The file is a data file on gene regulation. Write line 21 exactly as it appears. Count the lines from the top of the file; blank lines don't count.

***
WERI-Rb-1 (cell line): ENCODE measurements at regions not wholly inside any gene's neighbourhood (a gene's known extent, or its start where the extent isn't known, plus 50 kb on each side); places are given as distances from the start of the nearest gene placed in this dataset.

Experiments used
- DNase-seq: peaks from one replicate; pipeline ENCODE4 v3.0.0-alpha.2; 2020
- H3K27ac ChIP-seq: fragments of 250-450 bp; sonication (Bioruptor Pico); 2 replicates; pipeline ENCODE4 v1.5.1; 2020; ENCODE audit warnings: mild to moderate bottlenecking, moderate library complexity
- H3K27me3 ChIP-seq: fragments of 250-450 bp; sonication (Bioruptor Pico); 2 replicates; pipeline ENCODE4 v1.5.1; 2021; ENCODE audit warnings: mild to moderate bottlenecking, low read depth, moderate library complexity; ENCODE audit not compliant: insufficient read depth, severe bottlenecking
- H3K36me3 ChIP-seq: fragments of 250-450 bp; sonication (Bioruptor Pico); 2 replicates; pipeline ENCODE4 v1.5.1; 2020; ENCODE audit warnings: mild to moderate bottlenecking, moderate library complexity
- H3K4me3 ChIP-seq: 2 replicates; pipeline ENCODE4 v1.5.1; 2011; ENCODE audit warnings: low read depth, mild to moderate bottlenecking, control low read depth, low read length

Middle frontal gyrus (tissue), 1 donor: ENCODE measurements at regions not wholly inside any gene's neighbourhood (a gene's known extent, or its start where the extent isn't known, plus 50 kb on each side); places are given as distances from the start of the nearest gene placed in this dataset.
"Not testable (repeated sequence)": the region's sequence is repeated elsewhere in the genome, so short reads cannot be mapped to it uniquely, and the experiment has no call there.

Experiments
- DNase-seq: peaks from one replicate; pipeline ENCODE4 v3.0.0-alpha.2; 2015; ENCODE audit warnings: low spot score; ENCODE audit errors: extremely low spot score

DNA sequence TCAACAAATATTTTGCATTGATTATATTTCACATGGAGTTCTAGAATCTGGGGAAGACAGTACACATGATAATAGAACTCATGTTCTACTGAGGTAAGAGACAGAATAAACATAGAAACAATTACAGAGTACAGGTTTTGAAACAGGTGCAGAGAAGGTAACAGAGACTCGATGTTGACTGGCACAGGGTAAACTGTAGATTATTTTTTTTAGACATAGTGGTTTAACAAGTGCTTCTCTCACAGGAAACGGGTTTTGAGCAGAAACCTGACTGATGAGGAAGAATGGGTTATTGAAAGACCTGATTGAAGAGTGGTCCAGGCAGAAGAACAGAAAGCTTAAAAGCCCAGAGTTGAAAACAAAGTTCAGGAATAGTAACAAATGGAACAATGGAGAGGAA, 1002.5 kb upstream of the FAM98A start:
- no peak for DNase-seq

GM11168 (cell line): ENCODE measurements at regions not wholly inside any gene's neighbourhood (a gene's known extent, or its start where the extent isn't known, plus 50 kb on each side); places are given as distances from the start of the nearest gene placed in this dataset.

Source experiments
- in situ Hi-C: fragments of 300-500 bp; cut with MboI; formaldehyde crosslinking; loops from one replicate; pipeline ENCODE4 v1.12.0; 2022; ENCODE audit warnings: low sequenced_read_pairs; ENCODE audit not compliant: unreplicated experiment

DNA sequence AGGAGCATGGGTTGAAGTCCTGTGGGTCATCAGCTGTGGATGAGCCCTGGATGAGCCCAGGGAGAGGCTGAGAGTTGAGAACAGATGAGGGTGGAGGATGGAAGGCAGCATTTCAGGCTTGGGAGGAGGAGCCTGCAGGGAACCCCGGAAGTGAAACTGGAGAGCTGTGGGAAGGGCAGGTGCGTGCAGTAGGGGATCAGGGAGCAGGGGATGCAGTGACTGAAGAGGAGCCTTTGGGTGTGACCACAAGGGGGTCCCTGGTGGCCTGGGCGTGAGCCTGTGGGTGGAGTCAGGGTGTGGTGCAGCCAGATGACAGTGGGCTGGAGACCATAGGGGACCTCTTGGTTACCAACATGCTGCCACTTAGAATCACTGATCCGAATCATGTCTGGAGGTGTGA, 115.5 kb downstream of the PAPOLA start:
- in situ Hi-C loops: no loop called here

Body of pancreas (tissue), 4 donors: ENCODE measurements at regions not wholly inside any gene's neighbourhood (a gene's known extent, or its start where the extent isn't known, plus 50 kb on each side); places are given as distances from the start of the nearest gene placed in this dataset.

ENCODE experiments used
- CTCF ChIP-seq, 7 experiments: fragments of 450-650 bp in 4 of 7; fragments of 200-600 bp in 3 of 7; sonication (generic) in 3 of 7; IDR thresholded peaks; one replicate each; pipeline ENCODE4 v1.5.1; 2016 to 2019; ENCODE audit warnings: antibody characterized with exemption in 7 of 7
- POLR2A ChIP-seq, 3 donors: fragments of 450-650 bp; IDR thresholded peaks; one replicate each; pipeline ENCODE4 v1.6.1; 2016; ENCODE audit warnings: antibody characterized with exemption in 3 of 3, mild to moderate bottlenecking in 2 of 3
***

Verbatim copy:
- CTCF ChIP-seq, 7 experiments: fragments of 450-650 bp in 4 of 7; fragments of 200-600 bp in 3 of 7; sonication (generic) in 3 of 7; IDR thresholded peaks; one replicate each; pipeline ENCODE4 v1.5.1; 2016 to 2019; ENCODE audit warnings: antibody characterized with exemption in 7 of 7